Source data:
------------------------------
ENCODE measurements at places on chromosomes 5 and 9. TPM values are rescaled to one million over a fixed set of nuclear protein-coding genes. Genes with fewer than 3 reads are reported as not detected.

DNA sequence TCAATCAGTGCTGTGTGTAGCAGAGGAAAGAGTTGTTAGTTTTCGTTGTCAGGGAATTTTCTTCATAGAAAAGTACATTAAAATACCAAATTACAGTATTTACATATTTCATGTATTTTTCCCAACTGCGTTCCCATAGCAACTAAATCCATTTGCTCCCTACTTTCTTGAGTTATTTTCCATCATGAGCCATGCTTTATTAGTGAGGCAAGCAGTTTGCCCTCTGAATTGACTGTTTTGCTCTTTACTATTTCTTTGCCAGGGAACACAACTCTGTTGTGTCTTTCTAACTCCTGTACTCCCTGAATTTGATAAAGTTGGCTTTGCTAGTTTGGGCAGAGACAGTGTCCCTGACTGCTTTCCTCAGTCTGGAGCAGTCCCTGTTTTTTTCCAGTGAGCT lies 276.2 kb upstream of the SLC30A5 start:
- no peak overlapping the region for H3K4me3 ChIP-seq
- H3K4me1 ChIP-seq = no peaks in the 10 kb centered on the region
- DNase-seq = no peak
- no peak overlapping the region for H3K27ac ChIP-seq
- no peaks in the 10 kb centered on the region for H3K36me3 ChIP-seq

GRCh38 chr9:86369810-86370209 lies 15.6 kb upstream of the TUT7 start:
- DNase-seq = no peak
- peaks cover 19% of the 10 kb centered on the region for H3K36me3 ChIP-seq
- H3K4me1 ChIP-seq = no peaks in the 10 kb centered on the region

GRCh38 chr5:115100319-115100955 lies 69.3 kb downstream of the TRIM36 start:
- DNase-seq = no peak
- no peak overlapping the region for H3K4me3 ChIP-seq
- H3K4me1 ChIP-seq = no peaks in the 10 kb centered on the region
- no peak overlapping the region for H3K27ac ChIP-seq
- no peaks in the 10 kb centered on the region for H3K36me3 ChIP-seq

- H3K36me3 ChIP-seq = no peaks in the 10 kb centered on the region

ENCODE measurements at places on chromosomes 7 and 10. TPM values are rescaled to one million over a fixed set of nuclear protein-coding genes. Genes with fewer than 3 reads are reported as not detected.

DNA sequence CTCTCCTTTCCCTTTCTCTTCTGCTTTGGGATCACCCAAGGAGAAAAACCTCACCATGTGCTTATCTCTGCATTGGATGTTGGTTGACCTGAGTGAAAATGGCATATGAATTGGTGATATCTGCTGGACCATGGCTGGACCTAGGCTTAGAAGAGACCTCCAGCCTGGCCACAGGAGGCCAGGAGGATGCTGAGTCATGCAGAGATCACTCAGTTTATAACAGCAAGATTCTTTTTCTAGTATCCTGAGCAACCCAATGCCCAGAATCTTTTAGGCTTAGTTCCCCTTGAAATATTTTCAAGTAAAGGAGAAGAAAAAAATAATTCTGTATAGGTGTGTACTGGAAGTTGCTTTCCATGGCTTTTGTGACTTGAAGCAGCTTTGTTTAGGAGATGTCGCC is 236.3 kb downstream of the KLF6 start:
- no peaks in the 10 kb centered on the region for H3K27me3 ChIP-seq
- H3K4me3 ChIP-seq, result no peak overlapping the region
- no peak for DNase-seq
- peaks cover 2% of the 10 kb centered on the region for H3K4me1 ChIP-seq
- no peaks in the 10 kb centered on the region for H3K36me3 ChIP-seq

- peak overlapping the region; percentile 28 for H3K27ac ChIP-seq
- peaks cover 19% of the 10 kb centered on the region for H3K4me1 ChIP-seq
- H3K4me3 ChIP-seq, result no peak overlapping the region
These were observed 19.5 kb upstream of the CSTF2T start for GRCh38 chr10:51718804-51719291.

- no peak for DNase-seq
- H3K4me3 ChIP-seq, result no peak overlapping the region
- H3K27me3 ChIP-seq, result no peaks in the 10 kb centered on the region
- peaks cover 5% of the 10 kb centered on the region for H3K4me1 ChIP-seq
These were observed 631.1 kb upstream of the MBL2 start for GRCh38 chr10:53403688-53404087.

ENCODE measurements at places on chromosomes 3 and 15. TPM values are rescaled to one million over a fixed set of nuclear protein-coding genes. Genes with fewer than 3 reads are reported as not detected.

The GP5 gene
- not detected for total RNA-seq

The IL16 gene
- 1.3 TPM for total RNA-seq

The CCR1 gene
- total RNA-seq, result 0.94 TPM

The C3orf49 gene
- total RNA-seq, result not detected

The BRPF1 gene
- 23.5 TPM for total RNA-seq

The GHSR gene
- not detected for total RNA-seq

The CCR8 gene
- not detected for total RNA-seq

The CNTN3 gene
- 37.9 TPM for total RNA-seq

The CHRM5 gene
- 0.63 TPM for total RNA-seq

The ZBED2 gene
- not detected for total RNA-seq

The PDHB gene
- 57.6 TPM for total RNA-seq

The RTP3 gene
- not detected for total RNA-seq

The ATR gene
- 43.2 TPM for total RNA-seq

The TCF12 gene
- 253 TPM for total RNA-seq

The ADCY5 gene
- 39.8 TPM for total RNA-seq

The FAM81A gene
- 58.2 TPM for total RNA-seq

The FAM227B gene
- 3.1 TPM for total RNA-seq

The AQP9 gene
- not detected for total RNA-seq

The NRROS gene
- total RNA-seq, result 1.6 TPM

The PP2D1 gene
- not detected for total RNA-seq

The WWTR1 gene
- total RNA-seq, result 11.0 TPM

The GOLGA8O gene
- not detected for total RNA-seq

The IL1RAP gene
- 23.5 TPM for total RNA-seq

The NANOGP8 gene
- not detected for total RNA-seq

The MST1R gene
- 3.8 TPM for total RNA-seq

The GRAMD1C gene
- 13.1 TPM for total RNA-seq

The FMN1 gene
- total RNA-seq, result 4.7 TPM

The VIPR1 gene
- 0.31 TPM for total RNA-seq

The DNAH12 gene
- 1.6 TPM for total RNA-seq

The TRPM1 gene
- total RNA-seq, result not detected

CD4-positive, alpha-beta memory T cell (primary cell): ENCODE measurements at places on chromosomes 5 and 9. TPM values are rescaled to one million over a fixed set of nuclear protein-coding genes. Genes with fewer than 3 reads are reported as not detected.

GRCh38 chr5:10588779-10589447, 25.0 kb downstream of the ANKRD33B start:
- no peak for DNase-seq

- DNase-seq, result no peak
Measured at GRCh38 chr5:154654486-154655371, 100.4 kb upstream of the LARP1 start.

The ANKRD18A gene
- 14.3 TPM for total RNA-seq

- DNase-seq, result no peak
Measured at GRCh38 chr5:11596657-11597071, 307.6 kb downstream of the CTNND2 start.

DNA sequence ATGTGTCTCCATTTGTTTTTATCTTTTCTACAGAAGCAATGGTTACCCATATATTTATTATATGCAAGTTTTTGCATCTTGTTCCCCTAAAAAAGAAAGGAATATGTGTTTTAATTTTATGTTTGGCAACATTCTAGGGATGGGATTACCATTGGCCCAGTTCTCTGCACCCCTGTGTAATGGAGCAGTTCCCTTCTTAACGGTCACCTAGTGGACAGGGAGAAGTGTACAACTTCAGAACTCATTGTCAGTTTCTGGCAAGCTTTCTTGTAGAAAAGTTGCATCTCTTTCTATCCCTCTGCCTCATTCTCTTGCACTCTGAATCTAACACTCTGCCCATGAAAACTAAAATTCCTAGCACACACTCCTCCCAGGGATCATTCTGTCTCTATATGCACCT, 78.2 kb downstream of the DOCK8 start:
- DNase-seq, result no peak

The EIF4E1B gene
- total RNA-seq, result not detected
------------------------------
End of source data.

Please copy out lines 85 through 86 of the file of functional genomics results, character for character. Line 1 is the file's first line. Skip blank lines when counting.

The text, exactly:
- 3.8 TPM for total RNA-seq

The GRAMD1C gene